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University System of Maryland at Hagerstown funding safe for now

House Appropriations Committee approves current funding formula for non-USM centers

March 22, 2012|By ANDREW SCHOTZ | andrews@herald-mail.com

ANNAPOLIS — Future funding for the University System of Maryland at Hagerstown appears safe again  after another attempt to divert money from it has been abandoned in the state legislature — at least for this year.

Earlier in the Maryland General Assembly session, Del. John L. Bohanan Jr., D-St. Mary’s, renewed his quest to direct more money toward six higher-education centers outside the university system at the expense of the two centers inside the university system.

Under his proposal, USMH stood to lose about $1 million, or more than half of its operating budget, in fiscal  2014.

But Bohanan’s bill was revamped, no longer affecting the university system, before the House Appropriations Committee unanimously approved it on Wednesday.

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Bohanan had proposed giving $200,000 in base funding to all eight regional higher-education centers — inside and outside the university system — then adding additional funding based on various factors, such as student enrollment. The changes would begin in fiscal 2014.

But, in the amended version of the bill, Bohanan abandoned that approach.

Instead, the bill calls for a current funding formula for non-USM centers to become law instead of policy.

Another change — in the House version of the proposed state budget, rather than the bill — also was a factor. The university system will have to use $1 million of its budget in the next fiscal year to help create new programs at the non-USM higher-education centers.

The $1 million restriction is not in the Senate version of the budget. That, and other proposed cuts to the university system, will be resolved through a House and Senate conference committee before this year’s 90-day session adjourns next month.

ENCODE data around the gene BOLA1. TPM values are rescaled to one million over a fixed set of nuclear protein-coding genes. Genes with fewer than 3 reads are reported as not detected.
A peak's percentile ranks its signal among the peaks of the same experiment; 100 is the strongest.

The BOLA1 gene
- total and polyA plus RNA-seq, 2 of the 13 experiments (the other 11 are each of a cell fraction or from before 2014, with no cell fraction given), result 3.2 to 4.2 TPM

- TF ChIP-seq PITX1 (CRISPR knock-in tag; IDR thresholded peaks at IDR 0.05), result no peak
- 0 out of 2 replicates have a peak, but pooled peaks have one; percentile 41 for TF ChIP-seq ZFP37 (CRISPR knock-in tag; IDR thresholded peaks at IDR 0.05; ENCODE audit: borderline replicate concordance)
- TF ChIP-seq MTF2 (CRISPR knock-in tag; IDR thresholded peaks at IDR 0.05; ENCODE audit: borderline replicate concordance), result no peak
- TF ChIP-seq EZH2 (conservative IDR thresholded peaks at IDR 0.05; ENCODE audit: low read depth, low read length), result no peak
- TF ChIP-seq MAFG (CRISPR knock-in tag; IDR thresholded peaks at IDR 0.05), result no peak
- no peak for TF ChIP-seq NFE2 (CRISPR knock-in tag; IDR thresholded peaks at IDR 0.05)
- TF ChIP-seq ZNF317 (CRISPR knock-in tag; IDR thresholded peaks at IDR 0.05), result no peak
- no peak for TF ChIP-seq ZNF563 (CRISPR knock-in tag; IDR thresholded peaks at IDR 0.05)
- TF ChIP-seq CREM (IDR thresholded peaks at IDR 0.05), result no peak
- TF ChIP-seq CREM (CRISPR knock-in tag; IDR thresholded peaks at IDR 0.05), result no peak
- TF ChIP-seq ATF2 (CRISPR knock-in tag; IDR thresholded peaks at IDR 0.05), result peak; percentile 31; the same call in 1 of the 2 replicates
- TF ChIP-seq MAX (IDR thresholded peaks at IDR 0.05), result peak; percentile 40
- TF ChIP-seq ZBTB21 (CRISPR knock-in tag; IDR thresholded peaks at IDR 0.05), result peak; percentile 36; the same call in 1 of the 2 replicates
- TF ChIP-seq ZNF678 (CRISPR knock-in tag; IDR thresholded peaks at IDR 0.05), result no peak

In recent years, Bohanan has tried to use USM funding as leverage to get more money for the six non-USM centers, including one in his district.

He said those six centers combined received $1.75 million in funding in 2009. In the current budget, that total is down to $1.5 million.

The amended version of his latest bill only goes part of the way toward helping his cause, he said, noting there probably will be another effort next year.

Patrick J. “P.J.” Hogan, USM’s vice chancellor for government relations, while examining the amended version of the bill on Thursday, said it appears to satisfy the university system’s concerns about Bohanan’s proposed funding overhaul.

He said that USM already offers educational programs at all six non-USM centers, in addition to the two USM centers at Hagerstown and Shady Grove.

Del. John P. Donoghue, D-Washington, said changes to Bohanan’s bill keep USMH safe, after a nearly annual struggle.

“It’s the same thing that happens every year,” he said.

Bohanan tried in 2008 to do something similar, through the budget process instead of a bill. His proposal then would have redirected as much as two-thirds of USMH’s $2.1 million funding at the time to non-USM centers.

Almost all of that funding ultimately was restored through budget negotiations.

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